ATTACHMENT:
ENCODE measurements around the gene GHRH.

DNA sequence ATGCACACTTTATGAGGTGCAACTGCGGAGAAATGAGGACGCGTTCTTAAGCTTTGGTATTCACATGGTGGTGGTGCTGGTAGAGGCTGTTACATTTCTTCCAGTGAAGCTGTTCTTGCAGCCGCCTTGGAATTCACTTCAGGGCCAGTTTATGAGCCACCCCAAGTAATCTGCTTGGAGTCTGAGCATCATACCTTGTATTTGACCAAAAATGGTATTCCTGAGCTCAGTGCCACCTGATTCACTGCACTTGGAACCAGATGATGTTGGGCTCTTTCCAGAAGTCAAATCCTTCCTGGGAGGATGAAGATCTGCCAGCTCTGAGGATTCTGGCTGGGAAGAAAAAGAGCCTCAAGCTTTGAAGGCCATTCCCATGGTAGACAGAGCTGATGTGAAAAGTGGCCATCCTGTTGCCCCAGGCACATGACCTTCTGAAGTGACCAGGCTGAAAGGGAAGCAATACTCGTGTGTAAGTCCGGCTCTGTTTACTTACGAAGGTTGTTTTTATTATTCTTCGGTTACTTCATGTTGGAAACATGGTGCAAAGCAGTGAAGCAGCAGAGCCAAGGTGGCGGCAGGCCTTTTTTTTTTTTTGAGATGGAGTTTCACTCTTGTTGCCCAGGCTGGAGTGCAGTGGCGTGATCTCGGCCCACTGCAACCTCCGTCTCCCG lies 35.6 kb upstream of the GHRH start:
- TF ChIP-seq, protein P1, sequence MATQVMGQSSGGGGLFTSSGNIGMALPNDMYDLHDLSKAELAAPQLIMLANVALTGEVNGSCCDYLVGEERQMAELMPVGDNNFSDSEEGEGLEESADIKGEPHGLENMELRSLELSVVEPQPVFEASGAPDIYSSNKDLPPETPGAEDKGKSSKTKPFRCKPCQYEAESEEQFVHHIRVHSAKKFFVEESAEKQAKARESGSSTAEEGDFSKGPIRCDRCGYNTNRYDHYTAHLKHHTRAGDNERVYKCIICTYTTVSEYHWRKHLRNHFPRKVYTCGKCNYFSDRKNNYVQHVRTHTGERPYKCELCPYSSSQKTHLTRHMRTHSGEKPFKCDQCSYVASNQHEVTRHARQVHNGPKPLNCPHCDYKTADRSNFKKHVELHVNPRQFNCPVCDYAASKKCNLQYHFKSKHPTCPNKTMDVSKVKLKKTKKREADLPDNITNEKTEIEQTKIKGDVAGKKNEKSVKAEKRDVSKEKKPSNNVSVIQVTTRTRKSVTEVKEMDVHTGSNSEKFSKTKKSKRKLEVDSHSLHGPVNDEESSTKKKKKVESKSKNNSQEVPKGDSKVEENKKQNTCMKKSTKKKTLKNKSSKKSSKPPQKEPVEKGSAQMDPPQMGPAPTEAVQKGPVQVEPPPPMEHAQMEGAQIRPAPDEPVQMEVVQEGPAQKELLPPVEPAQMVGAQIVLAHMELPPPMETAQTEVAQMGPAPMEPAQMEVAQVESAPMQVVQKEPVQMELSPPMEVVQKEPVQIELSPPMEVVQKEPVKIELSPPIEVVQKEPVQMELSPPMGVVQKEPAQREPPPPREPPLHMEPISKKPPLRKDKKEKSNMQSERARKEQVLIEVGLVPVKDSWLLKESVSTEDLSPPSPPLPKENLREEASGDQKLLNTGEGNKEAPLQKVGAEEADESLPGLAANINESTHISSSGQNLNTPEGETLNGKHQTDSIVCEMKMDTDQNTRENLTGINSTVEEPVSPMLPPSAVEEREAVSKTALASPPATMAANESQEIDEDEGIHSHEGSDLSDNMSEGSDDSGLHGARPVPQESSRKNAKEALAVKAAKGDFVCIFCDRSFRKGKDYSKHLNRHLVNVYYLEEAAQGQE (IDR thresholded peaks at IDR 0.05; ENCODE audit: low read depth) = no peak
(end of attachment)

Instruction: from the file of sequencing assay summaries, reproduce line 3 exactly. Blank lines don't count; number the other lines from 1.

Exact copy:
- TF ChIP-seq, protein P1, sequence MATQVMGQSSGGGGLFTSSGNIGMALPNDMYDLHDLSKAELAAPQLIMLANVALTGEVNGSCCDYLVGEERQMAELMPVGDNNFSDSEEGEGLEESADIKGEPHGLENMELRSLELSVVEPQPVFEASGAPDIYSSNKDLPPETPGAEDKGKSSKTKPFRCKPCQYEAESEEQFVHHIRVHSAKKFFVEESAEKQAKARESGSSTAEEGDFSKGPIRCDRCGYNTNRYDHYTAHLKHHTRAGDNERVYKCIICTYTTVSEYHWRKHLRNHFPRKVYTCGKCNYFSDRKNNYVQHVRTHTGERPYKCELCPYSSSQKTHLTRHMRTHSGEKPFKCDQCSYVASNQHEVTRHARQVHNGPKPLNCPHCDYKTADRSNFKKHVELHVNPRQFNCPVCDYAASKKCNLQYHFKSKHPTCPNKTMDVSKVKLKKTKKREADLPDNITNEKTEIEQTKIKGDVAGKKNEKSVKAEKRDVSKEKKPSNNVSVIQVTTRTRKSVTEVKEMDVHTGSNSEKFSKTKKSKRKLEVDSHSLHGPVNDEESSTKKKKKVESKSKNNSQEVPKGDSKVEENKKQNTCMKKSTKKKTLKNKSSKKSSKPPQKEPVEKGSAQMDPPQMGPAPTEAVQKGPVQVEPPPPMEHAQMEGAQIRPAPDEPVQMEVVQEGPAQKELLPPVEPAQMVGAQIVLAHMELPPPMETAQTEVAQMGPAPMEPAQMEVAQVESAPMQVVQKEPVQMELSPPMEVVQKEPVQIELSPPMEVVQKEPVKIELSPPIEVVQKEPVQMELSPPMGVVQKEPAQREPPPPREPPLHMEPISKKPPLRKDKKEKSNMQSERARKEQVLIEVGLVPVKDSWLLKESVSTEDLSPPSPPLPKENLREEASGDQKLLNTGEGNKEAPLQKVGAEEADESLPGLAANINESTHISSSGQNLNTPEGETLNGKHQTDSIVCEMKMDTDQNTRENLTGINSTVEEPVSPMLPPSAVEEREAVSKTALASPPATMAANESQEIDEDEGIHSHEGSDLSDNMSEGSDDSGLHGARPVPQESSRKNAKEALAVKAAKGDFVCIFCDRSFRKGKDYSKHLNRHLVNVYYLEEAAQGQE (IDR thresholded peaks at IDR 0.05; ENCODE audit: low read depth) = no peak